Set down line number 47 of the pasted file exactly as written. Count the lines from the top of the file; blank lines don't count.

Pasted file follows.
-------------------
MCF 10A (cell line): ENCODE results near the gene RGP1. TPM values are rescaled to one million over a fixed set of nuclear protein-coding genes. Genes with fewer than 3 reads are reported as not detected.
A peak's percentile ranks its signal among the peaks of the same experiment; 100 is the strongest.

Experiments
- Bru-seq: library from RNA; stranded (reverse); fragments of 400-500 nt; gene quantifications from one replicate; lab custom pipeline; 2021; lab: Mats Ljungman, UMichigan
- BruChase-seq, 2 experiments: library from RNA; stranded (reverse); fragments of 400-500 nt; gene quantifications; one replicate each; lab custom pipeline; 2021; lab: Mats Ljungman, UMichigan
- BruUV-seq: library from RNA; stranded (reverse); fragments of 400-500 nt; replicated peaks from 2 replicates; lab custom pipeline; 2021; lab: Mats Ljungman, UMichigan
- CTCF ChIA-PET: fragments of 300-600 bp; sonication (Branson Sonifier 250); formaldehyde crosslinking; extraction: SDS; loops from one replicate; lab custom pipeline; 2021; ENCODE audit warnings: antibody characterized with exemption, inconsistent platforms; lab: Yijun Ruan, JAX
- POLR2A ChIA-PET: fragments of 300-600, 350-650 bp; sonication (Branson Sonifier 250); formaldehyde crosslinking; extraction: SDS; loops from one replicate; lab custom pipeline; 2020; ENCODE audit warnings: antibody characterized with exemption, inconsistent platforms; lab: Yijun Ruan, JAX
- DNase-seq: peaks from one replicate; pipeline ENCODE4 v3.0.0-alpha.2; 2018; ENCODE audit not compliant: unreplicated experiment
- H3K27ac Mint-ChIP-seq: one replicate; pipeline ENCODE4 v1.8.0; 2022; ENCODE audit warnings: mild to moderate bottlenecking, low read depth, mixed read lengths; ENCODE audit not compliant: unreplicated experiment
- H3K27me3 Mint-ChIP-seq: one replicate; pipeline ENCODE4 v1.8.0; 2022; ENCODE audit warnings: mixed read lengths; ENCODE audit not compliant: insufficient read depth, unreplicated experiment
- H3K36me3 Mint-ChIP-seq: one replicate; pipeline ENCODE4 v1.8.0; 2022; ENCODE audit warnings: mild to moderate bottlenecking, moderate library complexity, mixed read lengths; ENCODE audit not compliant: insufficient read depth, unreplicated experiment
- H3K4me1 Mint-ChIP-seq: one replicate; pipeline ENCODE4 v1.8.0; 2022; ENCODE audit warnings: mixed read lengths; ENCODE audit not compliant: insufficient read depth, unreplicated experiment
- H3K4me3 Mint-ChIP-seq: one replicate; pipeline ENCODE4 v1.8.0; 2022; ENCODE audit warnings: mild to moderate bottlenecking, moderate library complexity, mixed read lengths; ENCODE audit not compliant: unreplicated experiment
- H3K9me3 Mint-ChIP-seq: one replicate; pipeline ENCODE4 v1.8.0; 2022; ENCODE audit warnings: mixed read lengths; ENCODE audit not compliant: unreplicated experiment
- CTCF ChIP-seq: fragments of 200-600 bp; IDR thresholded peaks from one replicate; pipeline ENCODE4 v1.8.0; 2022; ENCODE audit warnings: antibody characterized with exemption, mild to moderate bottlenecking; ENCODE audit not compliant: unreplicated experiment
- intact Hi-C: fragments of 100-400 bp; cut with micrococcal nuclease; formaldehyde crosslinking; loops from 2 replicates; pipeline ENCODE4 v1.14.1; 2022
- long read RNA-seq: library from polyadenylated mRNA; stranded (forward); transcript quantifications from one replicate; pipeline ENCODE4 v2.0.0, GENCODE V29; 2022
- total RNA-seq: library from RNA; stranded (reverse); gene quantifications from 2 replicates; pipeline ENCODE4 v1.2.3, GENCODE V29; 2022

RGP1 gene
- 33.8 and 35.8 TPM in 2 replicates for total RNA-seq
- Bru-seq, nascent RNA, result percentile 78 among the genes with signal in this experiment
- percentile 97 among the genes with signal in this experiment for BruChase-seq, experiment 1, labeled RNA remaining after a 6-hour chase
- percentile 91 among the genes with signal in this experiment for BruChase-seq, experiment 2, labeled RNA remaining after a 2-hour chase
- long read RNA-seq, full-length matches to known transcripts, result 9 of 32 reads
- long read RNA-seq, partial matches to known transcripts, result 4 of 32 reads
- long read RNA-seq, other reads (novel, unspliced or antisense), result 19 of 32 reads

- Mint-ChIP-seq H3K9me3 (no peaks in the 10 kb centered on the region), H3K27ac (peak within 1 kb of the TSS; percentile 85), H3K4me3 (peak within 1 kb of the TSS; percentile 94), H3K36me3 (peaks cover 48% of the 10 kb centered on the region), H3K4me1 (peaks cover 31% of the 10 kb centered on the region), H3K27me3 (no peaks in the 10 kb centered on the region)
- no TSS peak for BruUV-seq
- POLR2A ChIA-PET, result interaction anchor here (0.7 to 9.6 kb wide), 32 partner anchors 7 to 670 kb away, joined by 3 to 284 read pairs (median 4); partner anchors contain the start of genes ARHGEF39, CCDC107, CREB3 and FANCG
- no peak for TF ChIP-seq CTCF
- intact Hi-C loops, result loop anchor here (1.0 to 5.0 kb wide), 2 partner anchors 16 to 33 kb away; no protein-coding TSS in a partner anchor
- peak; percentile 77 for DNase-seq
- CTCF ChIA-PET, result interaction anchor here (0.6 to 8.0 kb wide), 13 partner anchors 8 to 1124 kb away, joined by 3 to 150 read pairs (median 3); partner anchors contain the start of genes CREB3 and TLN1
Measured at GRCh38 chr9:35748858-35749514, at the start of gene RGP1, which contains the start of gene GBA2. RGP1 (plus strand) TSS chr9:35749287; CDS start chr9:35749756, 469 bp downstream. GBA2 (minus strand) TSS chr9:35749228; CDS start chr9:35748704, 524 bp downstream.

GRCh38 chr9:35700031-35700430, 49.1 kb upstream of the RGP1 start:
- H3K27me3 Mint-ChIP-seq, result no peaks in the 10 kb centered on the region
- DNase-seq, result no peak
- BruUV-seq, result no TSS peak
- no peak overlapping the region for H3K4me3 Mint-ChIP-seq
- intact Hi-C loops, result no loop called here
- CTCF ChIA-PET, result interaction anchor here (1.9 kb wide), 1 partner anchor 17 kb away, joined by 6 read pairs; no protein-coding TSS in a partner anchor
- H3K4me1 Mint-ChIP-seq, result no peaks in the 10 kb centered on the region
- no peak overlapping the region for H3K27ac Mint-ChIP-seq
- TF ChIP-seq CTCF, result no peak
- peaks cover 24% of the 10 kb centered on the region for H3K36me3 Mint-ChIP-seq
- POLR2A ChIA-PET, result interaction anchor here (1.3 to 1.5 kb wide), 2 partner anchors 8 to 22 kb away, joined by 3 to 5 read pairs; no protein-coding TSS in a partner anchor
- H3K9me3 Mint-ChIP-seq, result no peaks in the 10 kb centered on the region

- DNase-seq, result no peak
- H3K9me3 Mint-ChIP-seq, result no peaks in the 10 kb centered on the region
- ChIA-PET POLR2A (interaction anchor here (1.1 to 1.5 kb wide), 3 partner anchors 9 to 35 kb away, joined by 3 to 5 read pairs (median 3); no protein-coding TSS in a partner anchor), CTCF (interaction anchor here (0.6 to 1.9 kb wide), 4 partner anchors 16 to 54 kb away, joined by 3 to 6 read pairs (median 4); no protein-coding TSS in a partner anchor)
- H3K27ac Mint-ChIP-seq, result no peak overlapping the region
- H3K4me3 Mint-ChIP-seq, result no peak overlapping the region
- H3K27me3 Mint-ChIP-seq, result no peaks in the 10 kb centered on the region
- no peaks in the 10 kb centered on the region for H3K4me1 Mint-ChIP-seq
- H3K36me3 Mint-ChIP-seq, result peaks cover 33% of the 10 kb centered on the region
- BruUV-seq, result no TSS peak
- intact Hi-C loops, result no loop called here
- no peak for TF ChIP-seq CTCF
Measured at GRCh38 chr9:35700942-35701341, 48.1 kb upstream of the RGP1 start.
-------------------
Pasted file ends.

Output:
- POLR2A ChIA-PET, result interaction anchor here (1.3 to 1.5 kb wide), 2 partner anchors 8 to 22 kb away, joined by 3 to 5 read pairs; no protein-coding TSS in a partner anchor